What impact has your work had in Marin County?
One of the most impactful things was bringing a new data source into the county’s routine surveillance to better understand co-occurring drugs involved in fatal overdoses. I conducted an assessment of how we might be able to use toxicology data from the Office of the Sheriff-Coroner in our routine fatal drug poisoning surveillance system. I also developed code that allowed us to automatically process PDF toxicology reports to relieve the burden of manual data entry.
What are you most proud of in your time at the UW so far?
My work with the Student Epidemic Action Leaders Team, or SEAL Team, managed by Janet Baseman. I love working with local public health agencies and engaging in public health practice. There's not always strong relationships between public health practice agencies and academia, and each has important insight to offer to the other. I’ve really enjoyed working to forge new partnerships for the SEAL Team to provide new training opportunities for students and to increasing awareness about jobs and training opportunities in public health practice.
You recently traveled to Japan for a Multi-Hazards Summer School. How did that fit into your doctoral work?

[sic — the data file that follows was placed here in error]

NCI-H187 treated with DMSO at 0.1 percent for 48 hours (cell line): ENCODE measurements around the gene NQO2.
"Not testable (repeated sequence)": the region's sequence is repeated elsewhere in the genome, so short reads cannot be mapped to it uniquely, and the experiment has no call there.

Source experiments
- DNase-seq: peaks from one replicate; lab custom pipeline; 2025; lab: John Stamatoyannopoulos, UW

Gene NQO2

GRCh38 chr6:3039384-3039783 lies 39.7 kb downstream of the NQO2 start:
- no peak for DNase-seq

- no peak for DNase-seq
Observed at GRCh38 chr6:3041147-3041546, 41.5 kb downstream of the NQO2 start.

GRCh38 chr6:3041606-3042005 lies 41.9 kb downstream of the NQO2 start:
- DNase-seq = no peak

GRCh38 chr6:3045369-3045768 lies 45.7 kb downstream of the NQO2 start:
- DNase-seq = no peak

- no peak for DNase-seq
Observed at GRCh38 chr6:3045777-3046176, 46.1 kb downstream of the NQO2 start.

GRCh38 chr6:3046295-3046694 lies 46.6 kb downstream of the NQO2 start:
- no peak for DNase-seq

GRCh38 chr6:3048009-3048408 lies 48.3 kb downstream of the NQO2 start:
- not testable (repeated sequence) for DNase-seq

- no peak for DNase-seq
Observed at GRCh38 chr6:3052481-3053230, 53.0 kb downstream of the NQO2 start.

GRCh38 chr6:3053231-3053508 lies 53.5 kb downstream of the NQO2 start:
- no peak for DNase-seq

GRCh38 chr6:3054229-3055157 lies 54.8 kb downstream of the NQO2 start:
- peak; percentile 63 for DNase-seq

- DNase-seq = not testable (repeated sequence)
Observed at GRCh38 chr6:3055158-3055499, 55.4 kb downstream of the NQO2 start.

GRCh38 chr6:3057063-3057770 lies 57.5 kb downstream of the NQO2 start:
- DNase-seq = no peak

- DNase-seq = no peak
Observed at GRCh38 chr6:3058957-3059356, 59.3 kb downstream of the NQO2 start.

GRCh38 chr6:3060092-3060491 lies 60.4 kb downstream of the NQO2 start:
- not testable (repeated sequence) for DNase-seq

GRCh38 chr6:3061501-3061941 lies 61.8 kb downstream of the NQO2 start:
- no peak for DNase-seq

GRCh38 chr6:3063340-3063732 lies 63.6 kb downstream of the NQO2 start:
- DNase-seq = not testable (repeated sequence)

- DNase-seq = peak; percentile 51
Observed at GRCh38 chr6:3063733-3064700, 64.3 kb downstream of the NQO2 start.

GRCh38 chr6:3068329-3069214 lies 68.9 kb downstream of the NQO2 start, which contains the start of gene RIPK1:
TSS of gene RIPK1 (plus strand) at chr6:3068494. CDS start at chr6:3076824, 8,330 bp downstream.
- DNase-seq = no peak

Along the same lines, I wanted to learn how we can create partnerships between academia and applied public health agencies and other sectors, in this case to improve disaster preparedness and response. We have so much to learn from each other across sectors and international barriers. The summer program was hosted by the International Research Institute of Disaster Science at Tohoku University in Sendai, and it drew upon lessons learned from the 2011 Great East Japan Earthquake and Tsunami.
How are you applying what you learned to your work now?
I’m part of a collaborative team from SPH and the School of Nursing that is developing an exploration seminar in Sendai for undergraduate and graduate students – a summer program in disaster preparedness, mitigation, response and recovery with a focus on understanding individual, family and community health impacts of disasters. This fits in with my broad interests in bridging the academic and public health practice worlds.
What was your most memorable experience from Japan?
I loved being able to explore and experience Northeastern Japan and Sendai while learning from such a phenomenal group of SPH and Nursing faculty. One of my most memorable experiences was riding in a storytelling taxi with someone who was in the Tohoku region during the 2011 Great East Japan Earthquake and Tsunami. We visited several sites that were affected by the tsunami and heard firsthand accounts about how it felt to live through that experience. It was really powerful to visit communities along the coast, to learn about the social and cultural impacts of these disasters, and to see how these communities have coped post-disaster.